For those of you who can remember the 1960s animated television series “The Rocky and Bullwinkle Show” (a/k/a/ “Rocky and Friends”), there was a segment in the program called “Peabody’s Improbable History,” whose featured characters were a dog, Mr. Peabody, and his pet boy, Sherman.
Mr. Peabody had a “WABAC Machine” (pronounced, and often synonymous with, way back), a fictional plot device used to transport Mr. Peabody and Sherman back in time. At the request of Mr. Peabody, Sherman would set the WABAC controls to a time and place of historical importance, at which point a key would emerge. This key would unlock a door that Mr. Peabody and Sherman would then enter, and the two would be instantly transported back in time.
Segue to 2012. For the past year, I’ve enjoyed developing a marketing strategy for the first healthcare information technology (HIT) company to offer a web-native electronic health records (EHR) solution built on twenty-first century technology. The target market is rural hospitals with smaller IT staffs who stand to gain the most benefit from my client’s technology, with faster, easier implementations and support. It truly is a tour de force in this lagging technology-adoption industry segment.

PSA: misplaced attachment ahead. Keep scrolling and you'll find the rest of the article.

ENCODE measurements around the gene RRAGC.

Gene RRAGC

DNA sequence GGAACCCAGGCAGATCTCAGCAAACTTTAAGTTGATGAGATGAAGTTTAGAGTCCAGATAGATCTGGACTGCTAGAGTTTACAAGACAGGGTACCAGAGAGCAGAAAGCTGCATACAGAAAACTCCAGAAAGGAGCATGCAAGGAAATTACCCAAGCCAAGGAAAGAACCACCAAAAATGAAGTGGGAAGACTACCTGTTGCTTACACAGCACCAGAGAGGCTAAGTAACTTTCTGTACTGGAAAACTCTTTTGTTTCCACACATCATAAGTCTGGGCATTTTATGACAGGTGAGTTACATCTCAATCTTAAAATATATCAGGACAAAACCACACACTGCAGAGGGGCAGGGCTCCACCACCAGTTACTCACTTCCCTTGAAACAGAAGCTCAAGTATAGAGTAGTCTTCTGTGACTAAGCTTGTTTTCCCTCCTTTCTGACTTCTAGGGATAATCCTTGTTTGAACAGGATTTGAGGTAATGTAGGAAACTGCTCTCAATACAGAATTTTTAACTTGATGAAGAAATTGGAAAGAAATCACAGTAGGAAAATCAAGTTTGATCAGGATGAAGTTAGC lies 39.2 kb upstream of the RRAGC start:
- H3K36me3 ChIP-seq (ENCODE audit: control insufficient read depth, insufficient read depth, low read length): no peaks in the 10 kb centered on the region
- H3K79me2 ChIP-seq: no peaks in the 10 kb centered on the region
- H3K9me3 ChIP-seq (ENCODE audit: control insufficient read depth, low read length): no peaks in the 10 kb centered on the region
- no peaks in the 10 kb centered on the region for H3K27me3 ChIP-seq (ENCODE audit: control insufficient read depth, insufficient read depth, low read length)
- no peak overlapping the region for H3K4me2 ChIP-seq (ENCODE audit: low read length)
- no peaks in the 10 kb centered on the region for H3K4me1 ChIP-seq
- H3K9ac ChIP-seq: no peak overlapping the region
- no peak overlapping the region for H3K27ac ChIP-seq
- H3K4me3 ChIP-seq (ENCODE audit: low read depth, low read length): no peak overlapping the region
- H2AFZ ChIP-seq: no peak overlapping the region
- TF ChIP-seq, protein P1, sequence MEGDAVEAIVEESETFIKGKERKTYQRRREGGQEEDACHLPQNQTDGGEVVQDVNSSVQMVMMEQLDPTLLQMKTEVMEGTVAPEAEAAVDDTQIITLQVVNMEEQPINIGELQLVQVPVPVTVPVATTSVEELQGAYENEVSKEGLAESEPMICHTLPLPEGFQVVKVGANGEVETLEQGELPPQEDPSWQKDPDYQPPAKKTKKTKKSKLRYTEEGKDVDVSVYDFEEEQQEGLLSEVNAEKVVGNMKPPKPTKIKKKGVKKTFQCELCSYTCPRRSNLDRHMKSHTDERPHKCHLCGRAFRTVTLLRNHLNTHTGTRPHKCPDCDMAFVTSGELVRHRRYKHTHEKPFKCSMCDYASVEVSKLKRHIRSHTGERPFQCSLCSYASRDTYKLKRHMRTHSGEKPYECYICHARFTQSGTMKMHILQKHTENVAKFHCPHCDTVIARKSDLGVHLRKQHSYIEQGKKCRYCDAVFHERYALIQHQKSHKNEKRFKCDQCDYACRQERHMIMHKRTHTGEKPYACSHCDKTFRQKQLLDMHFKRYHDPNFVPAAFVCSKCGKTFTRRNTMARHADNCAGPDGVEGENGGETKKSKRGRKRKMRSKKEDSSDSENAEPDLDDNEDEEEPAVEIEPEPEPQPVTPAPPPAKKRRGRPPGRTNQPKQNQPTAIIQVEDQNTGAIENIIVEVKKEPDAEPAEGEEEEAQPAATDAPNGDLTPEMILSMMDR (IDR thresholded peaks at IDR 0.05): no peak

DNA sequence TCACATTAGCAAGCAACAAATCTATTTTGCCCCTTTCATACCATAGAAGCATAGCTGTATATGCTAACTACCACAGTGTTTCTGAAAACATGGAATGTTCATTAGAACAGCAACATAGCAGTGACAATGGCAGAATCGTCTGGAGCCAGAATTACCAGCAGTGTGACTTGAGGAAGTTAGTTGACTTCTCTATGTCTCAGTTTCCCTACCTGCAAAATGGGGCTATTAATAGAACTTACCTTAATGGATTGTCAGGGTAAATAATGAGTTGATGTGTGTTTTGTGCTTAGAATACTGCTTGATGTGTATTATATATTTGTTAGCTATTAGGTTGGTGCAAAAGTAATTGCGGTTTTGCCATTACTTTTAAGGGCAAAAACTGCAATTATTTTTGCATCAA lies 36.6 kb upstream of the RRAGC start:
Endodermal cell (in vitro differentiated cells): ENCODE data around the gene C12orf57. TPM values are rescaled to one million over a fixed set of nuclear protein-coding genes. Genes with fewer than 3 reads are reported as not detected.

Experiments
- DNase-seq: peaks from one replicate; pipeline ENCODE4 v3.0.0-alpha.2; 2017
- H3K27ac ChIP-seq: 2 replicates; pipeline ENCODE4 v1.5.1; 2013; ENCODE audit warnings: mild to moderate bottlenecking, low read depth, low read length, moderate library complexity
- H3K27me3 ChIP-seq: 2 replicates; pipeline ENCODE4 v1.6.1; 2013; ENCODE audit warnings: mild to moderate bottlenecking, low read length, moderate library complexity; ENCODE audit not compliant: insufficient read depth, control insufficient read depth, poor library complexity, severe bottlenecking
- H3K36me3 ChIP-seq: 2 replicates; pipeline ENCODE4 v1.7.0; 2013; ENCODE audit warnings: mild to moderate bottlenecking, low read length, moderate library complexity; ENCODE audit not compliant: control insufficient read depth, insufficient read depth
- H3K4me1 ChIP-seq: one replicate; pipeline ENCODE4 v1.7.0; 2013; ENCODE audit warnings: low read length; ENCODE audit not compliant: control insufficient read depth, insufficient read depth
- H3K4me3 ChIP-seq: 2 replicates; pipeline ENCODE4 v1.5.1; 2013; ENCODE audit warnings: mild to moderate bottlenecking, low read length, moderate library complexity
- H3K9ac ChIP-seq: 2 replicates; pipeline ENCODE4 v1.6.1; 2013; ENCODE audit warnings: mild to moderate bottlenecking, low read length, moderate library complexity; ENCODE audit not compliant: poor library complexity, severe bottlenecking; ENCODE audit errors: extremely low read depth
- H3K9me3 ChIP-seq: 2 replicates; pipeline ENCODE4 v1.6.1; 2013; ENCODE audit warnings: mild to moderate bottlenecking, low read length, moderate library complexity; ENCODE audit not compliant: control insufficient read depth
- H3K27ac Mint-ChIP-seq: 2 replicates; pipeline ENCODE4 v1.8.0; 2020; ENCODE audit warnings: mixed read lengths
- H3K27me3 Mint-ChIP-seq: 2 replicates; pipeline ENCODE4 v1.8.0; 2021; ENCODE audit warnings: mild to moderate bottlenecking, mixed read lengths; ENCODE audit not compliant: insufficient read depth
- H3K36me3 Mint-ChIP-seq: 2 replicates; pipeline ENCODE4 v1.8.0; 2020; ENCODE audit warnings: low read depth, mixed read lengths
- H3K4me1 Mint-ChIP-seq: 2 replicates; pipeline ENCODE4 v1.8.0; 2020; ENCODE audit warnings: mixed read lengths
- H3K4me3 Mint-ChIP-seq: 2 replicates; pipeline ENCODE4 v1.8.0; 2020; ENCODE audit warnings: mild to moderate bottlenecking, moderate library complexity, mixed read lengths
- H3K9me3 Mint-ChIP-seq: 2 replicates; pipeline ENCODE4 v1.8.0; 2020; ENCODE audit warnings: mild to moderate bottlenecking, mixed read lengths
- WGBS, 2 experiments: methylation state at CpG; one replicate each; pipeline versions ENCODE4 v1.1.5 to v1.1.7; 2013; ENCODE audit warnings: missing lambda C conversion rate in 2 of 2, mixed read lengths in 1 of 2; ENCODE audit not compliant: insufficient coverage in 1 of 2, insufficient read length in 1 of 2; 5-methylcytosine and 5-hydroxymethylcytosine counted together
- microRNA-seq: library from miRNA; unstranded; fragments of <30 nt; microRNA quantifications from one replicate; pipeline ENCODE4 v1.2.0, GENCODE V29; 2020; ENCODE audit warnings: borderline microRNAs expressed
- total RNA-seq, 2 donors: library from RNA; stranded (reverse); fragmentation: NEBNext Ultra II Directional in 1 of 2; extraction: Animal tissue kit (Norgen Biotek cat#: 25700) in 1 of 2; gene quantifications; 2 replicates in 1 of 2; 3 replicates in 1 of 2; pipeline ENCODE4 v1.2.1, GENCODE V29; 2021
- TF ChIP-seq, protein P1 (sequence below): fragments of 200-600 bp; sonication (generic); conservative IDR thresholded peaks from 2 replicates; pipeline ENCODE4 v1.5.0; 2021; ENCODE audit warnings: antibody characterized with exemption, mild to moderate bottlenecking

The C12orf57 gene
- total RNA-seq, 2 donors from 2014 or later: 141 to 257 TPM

Recently, however, I feel as though I’ve been transported back in time as we develop demand-generation campaign plans for my client. Marketing automation has advanced dramatically over the last 10 years with, but amazing solutions from HubSpot, Marketo, and Eloqua are all a bit over-kill for this market. My objective is to gain visibility with a target audience of rural hospitals still operating very much on paper – no web presence, no corporate email system, no EHR systems, no patient portals. Often, their only electronic system is for patient accounting and billing.
When we can find addresses for executives in these hospitals, they’re always a mix of gmail, Yahoo and Hotmail accounts. With no corporate email systems in place, how are we to market to these healthcare organizations?
So we took a little trip in the WABAC machine to a time when marketing was done the old fashioned way: print mailers and personalized outbound telephone calls to invite prospects to online webinars to hear from clients about their success with the latest industry regulations. Bereft of leading edge technology, we just use what worked for marketers a long, long time ago.